West Bank refugee camps are facing a crisis of safety and square feet.
Play is a human right for children under the United Nations Convention on the Rights of the Child (CRC), essential to healthy brain and body development. But how can children in Arroub play when all the spaces available to them, public or private, put them at risk of becoming witness or victim to damaging events?
Americans are grappling with the incarceration of 10-year-olds and the concept of “tender age detention centers” while morally bankrupt politicians wring their bloodied hands. As courts begin to respond, many folks across the political spectrum are wondering, “What happens to the children caught in this catastrophe?” Interestingly, there is much we can learn from research in the US and from the Israeli experience with regard to children and prisons. The US and Israel both perceive themselves as enlightened “western democracies,” yet both have high incarceration rates, particularly for children of color, sometimes involving the same global prison industries. In both countries, these kinds of children are perceived as the “other,” the “enemy,” the “invading hordes ready to destroy America,” the “Muslim terrorists seeking to kill Israelis.” They are presented as less human and less deserving than white and/or Jewish children and less likely to evoke an empathic reaction….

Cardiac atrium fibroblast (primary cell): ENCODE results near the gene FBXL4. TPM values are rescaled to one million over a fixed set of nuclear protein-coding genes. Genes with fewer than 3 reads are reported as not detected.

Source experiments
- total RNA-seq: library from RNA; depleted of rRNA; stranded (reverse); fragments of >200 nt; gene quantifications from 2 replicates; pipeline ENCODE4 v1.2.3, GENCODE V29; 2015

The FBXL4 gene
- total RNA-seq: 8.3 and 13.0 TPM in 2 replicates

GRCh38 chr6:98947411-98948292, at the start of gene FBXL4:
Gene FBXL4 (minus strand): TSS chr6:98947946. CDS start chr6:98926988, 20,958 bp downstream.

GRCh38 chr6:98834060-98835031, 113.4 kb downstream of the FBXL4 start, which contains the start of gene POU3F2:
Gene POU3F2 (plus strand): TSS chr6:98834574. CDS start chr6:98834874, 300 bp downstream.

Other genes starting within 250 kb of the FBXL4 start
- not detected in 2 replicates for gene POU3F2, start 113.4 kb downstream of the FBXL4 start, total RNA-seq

….The UN Convention on the Rights of the Child states that children should not be deprived of liberty unlawfully or arbitrarily and that arrest, detention, or imprisonment should only be used in extreme circumstances for the shortest period of time. Ironically, the US is the only country in the world that has not signed the treaty as reported by the ACLU.